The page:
Aged Care Services
We can offer assessment and on-going management of speech, language and swallowing for clients in aged care and residential facilities. We also offer In service and Education, and support in all aspects of communication and swallowing for family, carers and staff groups caring for the elderly or learning / intellectually disabled.
Fees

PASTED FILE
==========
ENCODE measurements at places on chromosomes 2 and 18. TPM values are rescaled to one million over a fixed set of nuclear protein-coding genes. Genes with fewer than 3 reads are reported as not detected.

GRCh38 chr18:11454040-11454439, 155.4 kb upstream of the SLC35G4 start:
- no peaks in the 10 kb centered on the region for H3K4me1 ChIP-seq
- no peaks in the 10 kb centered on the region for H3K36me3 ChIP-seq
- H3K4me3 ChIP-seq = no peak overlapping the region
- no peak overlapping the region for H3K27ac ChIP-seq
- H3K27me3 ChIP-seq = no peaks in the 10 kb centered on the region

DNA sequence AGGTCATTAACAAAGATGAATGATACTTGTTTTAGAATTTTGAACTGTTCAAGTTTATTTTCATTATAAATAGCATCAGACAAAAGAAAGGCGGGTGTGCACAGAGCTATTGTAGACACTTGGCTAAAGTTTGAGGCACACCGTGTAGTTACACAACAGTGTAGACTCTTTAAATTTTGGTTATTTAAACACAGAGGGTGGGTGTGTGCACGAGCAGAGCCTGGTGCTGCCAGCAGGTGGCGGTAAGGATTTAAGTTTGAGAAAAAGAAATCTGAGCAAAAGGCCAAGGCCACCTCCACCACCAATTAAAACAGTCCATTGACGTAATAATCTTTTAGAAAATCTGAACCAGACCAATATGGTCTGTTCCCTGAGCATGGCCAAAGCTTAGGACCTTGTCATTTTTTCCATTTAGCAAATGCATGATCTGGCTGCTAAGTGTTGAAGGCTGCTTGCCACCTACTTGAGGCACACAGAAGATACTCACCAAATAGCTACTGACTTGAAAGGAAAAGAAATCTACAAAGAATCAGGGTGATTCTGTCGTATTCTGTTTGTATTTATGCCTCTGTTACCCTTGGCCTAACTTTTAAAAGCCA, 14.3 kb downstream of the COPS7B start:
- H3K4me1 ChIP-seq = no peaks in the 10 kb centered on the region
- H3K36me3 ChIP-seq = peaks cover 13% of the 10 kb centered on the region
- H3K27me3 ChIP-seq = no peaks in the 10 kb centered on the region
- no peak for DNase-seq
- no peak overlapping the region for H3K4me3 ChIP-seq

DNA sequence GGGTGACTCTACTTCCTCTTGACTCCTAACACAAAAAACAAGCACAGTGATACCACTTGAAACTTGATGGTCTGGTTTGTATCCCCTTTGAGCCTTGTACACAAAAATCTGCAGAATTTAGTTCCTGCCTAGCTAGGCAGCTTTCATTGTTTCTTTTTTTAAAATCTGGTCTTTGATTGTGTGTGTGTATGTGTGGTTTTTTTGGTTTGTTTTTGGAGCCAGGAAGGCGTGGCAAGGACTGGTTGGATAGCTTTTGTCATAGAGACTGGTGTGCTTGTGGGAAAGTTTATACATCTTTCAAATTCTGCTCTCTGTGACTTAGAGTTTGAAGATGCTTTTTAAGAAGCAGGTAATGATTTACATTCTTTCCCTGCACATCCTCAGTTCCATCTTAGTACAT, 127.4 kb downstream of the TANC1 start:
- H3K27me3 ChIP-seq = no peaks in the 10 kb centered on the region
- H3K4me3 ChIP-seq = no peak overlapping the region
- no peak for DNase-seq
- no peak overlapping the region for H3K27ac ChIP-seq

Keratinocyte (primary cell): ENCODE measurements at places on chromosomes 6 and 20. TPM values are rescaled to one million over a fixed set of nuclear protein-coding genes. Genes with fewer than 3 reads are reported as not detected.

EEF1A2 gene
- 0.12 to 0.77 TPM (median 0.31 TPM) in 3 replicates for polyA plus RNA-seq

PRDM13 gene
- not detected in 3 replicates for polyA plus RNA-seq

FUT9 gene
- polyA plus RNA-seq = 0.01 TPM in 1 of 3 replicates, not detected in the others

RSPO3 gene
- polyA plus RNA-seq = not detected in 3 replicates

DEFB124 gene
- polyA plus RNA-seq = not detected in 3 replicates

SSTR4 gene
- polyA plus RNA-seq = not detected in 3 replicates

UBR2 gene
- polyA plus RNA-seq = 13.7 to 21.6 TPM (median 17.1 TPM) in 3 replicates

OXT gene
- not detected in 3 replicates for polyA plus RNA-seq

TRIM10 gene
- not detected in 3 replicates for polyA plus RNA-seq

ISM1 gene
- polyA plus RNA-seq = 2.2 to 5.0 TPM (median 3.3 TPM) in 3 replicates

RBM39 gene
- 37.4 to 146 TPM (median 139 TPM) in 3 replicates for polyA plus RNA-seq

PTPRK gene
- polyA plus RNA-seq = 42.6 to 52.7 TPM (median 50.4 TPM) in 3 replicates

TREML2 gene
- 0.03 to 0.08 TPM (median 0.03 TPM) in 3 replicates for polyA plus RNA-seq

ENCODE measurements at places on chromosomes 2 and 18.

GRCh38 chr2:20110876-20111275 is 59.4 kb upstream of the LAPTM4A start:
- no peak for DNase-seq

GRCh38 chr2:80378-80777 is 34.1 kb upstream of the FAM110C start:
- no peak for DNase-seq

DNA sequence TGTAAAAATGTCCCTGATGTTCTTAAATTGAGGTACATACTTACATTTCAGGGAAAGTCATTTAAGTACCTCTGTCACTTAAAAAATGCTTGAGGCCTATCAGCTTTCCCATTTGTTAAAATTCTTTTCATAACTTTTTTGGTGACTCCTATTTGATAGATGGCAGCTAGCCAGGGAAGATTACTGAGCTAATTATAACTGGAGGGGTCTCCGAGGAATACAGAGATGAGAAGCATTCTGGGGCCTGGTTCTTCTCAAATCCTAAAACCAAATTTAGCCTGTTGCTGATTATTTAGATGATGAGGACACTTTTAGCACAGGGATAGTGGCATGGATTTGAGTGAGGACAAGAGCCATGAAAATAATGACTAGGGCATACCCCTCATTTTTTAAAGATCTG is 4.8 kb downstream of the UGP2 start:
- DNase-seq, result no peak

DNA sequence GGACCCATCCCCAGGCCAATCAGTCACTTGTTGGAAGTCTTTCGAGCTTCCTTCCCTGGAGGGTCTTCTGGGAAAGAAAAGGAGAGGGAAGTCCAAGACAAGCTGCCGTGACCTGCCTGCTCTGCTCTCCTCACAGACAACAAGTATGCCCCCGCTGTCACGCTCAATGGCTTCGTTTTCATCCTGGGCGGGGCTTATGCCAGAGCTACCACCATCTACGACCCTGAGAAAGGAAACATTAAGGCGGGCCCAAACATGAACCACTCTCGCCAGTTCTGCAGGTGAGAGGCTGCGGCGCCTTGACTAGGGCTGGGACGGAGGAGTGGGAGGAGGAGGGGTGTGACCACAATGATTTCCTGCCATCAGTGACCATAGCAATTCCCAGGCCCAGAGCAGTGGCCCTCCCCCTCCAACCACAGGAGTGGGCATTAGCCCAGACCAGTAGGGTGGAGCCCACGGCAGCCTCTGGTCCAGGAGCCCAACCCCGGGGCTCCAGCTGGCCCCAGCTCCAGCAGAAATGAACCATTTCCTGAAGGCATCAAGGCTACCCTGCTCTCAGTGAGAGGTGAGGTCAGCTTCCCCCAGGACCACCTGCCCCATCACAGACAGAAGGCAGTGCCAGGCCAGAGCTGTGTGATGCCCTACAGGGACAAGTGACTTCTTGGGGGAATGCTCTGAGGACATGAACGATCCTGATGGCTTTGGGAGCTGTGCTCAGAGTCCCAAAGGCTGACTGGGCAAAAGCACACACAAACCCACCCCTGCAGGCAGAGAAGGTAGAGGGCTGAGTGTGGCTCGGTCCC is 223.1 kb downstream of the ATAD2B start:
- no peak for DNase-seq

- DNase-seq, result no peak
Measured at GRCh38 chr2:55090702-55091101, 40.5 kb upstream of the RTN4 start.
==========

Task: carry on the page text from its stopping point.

Fees are always discussed during the initial intake telephone conversation prior to booking your initial appointment, and are payable on the day of attendance, as we are a consortium of Allied Health Professionals. HICAPS and EFTPOS facilities are available, and health fund rebates as well as medicare rebates (when care plans have been provided by the referring doctor) can be processed on site. We are approved early intervention service providers for the Australian Government Department of Social Services Helping Children with Autism and Better Start Programs. We are NDIS registered providers and have been working with NDIS participants since 2017 .